POWERS #30: The resolution, for the most part, of the Pilgrim-gets-powers storyline, which seems like it's been going on since 2000 or so. It's a mostly satisfying one, too, and if the series ended on right here I think I could live with it. But I don't think it's going to...and that's a good thing too, since I still believe that Bendis writes Avengers for the money, but writes this because he wants to...and Oeming continues to shine as well. A-
SCALPED #21: Jason Aaron continues his shifting cast focus, this time giving some screen time to Red Crow and Dino Poor Bear- the former dealing with a frustrating number of thorns in his side, and the latter with an unwanted new side occupation as a drug runner for one of the multitudes of corrpt cops on the Res. Of course, this will dovetail at some point in this arc, and this book being as uncompromising in its pessimism as it is, I'm sure it won't turn out anywhere near well. Welcome back to R.M. Guera on art; his work is a big part of why this is one of the best books on the stands these days, smartly (if grimly) written and drawn with character and spark. A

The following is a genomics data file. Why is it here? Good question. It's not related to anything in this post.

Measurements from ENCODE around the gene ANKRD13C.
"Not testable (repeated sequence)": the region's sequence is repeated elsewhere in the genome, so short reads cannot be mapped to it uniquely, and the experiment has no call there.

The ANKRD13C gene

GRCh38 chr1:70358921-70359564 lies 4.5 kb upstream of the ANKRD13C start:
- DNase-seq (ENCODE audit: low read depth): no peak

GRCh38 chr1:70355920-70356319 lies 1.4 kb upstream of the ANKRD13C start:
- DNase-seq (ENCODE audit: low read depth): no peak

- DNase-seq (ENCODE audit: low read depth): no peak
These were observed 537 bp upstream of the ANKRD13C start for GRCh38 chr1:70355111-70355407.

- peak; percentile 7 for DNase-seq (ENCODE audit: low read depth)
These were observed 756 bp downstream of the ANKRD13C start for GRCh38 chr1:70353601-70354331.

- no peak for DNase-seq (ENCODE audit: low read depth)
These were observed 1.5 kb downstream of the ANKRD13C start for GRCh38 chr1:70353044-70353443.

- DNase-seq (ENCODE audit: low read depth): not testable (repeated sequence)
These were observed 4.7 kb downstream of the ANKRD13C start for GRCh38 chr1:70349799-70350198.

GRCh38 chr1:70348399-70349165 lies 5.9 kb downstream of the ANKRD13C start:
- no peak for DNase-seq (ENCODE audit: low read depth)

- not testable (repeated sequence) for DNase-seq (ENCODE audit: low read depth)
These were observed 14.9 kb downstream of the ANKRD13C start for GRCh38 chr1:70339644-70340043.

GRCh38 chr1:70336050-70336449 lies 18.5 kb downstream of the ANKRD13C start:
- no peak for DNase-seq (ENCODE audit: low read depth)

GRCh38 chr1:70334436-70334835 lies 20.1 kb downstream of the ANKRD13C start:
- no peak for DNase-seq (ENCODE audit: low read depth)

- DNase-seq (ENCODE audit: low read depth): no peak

SOLOMON KANE #1: Reviewed at PopSyndicate.com. B+
SUPERMAN #680: Gud dog indeed. Word of mouth about this one got me curious, so I checked it out, and I'm glad I did. Even though I generally like James Robinson's scripting, I'm just not that much of a Superman fan so I haven't been tempted to buy his recent stint. He does remember how to push all the right buttons and make you root for Supes' scrappy pal Krypto (introduced, I assume, when Robinson began his tenure) as he holds off Jack Kirby's obscure one-off strong guy Atlas until his master can get things worked out enough to defeat him- apparently Atlas is wreaking havoc for reasons unknown- or at least reasons that have slipped my admittedly easily-slipped memory. I don't recall him being the world-traveling, conquering type, but it's been a hell of a long time since I read that issue of First Issue Special. Art is by Renato Guedes, last seen providing a realistic, non-explotative rendition of Supergirl which apparently didn't go over as well as some hoped. He does a pretty good job here, but there's an awkwardness to a lot of his figure drawings and fight staging here that I didn't see previously. Oh well, unburdened with the desire to follow any further, I can say that I did enjoy this one overall. Best super-pet story since We3. B+